The central challenge for States is to ensure that autonomous weapons are capable of complying with all these rules. For example, it is currently unclear how such weapons could discriminate between a civilian and a combatant, as required by the rule of distinction. Indeed, such a weapon would have to be able to distinguish not only between combatants and civilians, but also, for instance, between active combatants and those hors de combat, and between civilians taking a direct part in hostilities and armed civilians such as law enforcement personnel or hunters, who remain protected against direct attack. An autonomous weapon would also have to comply with the rule of proportionality, which requires that the incidental civilian casualties expected from an attack on a military target not be excessive when weighed against the anticipated concrete and direct military advantage. Finally, an autonomous weapon would have to be capable of applying the required precautions in attack designed to minimize civilian casualties.

Is a drone a type of autonomous weapon?

Autonomous weapons would operate without human supervision, in contrast to the remotely piloted aircraft (also known as drones) in use today, which require human operators to select targets and activate, direct and fire the weapons carried.

What might be the potential benefits and risks of using autonomous weapons?  

Proponents of autonomous weapons argue that the sophisticated sensors and artificial intelligence employed by such systems mean that they would be more likely than a human soldier to correctly identify military objectives and to avoid unintended civilian casualties. They also argue that autonomous weapon systems would not be influenced by negative human emotions such as fear, anger and a desire for revenge. On the other hand, an autonomous weapon would lack positive human emotions such as compassion, as well as the human judgement and experience required to correctly assess a genuine attempt to surrender, or to evaluate the concrete and direct military advantage anticipated from a given attack. Furthermore, the deployment of such weapons would reflect a paradigm shift and a major qualitative change in the conduct of hostilities. Ultimately, the question is whether the dictates of public conscience would allow machines to make life-and-death decisions and to apply lethal force without human control.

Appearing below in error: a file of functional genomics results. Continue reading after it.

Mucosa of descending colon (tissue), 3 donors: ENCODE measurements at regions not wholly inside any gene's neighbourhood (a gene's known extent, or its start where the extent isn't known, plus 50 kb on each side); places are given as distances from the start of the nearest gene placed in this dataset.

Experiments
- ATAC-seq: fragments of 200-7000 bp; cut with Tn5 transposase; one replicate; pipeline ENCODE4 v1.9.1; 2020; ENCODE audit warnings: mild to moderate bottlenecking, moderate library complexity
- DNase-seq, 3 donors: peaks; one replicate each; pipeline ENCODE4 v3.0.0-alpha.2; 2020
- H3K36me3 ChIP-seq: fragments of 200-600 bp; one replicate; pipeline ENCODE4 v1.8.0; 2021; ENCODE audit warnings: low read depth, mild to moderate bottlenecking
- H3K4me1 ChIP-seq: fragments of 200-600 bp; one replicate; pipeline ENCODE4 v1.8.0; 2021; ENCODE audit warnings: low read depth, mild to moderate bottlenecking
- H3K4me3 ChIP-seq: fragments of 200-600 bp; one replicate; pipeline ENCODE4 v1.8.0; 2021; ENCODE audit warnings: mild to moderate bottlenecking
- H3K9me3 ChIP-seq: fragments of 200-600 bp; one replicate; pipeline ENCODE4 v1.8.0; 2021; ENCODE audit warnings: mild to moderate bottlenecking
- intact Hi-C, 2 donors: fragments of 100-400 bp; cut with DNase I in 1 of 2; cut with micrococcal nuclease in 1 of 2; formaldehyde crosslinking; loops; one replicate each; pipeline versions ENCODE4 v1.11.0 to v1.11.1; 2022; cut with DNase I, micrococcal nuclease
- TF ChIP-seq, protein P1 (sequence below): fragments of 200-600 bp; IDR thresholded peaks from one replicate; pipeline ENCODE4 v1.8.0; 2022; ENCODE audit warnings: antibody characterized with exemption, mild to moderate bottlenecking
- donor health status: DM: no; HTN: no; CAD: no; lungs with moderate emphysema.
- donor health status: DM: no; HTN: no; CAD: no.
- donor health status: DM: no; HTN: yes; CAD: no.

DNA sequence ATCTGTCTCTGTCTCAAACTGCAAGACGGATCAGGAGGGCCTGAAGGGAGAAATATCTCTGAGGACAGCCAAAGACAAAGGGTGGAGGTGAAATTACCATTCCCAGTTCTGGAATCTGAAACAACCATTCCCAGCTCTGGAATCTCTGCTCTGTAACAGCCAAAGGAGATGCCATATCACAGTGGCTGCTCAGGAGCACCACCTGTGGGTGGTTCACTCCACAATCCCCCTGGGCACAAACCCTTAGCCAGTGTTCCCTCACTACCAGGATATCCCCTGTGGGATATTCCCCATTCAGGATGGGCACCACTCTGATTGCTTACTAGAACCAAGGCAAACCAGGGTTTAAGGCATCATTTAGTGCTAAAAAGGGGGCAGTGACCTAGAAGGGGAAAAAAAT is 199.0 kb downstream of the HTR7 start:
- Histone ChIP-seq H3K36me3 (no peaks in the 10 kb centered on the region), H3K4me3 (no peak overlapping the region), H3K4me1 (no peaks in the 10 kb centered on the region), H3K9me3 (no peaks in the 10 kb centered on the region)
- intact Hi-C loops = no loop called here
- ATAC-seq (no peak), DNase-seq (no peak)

Who is responsible if the use of an autonomous weapon results in a violation of international humanitarian law?

As a machine, an autonomous weapon could not itself be held responsible for a violation of international humanitarian law. This then raises the question of who would be legally responsible if the use of an autonomous weapon results in a war crime: the programmer, the manufacturer or the commander who deploys the weapon? If responsibility cannot be determined as required by international humanitarian law, is it legal or ethical to deploy such systems?

Because so many questions remain unanswered, the ICRC is calling on States to ensure that autonomous weapons are not employed if compliance with international humanitarian law cannot be guaranteed.